It was ever so revealing and somewhat poignant to read these comments as I could feel that each writer wrote with the knowing that once the lockdown was lifted life would change again and that there was a part of them that wanted it to stay the way it had been for the last few weeks. Perhaps lockdown was offering them the space in their lives that they had been longing for but didn’t know how to make it happen – until now.
So, I got to pondering about how each one could step back into the world, perhaps back into their workplace, and maintain the quality of life that they have been enjoying over this most unusual period of time. What I could see so clearly, is that this is another watershed moment, one which is offering us the space to reassess how we have been living, what we want to let go of that no longer supports us and what we would like to bring into our lives. But, in truth, we really don’t need a ‘crisis’ such as this to bring us to this place of decision making, instead, it can be a place we choose to go to whenever we feel that our life is asking for a change of direction.
‘Healing my broken- down body from work’
If this is the place we find ourselves in, what a wonderful opportunity to discover how we can still go to work, but to work in a way that does not ‘break our body’. And if the job is, in all honesty, too hard for us then maybe this is the time to say, no more, and to begin to look around for one that is gentler on our precious body. After all, it’s the only one we’ve got!
‘The simplicity of life’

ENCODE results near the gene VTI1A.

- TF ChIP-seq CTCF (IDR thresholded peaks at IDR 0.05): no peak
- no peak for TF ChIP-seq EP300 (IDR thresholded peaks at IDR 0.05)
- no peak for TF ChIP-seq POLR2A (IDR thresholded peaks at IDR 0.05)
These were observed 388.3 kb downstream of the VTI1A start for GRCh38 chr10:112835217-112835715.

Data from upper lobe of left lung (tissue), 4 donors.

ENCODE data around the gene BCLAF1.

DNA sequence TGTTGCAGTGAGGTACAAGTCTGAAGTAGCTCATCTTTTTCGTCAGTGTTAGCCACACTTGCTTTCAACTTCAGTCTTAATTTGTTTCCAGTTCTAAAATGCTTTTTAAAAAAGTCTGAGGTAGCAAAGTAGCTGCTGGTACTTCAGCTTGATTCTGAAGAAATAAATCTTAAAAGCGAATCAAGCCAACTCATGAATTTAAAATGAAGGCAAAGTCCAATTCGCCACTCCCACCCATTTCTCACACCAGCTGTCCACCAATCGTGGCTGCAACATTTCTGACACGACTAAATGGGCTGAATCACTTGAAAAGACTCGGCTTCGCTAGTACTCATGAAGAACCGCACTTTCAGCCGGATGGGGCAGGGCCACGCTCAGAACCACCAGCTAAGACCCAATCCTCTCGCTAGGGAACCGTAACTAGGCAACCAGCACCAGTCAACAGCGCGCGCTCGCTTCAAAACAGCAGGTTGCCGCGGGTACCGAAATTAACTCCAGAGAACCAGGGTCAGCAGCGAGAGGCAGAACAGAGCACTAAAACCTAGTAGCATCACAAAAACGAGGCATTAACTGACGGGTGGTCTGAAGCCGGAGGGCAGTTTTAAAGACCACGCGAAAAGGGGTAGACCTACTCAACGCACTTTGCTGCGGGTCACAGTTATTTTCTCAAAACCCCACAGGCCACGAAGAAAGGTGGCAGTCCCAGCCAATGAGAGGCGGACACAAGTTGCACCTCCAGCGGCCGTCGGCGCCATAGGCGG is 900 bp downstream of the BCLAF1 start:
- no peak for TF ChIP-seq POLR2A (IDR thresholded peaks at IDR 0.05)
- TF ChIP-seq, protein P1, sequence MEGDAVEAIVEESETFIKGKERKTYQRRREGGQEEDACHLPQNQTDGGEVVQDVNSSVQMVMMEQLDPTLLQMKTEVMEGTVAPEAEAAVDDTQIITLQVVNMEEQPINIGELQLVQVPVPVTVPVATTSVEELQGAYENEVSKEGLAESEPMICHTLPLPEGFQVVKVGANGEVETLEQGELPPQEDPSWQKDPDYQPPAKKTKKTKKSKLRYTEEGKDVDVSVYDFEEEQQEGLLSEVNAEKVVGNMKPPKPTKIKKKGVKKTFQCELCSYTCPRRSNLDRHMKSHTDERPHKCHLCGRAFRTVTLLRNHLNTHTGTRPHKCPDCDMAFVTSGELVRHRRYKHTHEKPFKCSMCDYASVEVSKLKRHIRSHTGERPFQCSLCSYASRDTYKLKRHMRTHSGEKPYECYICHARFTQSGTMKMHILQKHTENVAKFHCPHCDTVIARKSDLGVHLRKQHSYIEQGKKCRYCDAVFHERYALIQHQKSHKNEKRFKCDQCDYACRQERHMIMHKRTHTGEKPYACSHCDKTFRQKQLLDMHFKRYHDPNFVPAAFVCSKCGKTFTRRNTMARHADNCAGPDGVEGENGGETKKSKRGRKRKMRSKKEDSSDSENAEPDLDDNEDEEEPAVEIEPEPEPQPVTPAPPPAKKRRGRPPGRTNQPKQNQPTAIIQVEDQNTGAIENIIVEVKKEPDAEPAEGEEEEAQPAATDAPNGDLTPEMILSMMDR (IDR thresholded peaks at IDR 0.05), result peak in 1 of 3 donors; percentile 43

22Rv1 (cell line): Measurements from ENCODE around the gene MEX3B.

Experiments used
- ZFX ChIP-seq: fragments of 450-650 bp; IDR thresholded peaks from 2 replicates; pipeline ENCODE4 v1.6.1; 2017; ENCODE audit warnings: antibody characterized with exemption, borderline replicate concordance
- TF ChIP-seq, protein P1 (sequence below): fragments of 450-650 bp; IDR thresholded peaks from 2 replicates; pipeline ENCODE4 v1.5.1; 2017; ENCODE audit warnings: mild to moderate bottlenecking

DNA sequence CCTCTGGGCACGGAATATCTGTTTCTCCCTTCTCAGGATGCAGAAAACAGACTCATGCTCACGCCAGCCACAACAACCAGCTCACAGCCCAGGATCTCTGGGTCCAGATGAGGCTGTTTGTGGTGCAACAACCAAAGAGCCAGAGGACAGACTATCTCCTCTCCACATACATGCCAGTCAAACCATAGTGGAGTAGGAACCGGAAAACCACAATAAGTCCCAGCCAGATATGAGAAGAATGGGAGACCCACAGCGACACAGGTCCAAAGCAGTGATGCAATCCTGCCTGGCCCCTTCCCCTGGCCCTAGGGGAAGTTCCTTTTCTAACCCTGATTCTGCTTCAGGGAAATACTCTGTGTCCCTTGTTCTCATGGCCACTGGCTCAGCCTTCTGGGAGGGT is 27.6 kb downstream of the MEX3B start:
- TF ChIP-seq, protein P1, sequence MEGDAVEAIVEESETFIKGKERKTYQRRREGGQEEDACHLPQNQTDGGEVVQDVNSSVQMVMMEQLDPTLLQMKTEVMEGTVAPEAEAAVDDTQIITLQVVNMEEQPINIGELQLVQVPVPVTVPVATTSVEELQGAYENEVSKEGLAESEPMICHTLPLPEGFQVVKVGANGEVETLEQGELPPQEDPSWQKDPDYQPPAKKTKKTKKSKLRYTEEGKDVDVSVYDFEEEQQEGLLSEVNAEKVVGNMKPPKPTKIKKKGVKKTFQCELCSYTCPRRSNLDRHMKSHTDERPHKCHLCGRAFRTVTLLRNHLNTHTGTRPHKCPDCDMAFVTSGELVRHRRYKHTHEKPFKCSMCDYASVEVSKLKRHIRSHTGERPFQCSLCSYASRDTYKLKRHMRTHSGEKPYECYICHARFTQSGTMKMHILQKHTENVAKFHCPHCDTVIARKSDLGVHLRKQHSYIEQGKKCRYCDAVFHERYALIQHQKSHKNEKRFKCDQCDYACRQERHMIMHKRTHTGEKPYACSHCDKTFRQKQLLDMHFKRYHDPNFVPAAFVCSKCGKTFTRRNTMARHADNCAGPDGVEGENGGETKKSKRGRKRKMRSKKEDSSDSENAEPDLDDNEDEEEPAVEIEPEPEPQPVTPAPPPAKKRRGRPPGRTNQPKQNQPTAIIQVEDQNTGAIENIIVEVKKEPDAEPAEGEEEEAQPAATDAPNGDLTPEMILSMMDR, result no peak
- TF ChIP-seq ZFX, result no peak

So, how can we bring the simplicity of life back into our everyday? Maybe this is the time to say no to the complications that no longer have a place in our lives. Perhaps is also the time to say yes to making the self-loving choices that can make our lives way more simple and more enjoyable.
‘Unhurried – time to stop and smell the roses’
I have found that there is actually always time to stop and smell the roses, after all, it only takes a few seconds and if there are no roses around there are always the clouds in the sky to marvel at, the beauty of a tree or even the smile on the face of another.
‘Just about everything – it’s been 50 years since I had a break like this’
If it has been a long time since we had a break – hopefully not 50 years long – maybe this is time to ask ourselves why? Have we been so caught up in the daily grind that we have forgotten to say no to that which doesn’t serve us? Perhaps, now we can finally begin to say yes to always making our health and well-being our top priority?
So, is it possible to begin to make different choices so that life does not run us, instead we run our life?
And what better time to begin than right now.
With the wisdom I have accumulated from my lived experiences over seven decades, I have finally come to know that nothing needs to stay the same and that the quality of my life is my responsibility, nobody else’s. And I can see that as I am ageing this quality is becoming more and more important. I know that in every moment I have a choice – a where to from here moment – which offers me the opportunity to do things differently, to let go of what doesn’t serve me anymore, to see the world through wider eyes and to say yes – or no – to what is being presented.
It has always fascinated me that one of the smallest words in the English language – no – is often the hardest to say and that by not saying it when we know we really need to, we can cause ourselves, and sometimes those around us, much harm. But by saying it with love and without guilt we can bring our body the love, consideration and care that it always needs and absolutely appreciates. This appreciation will, in turn, build the foundation that supports us during every future ‘where to from here’ moment as we continue to move through our life no matter what is going on for us, around us and in the world.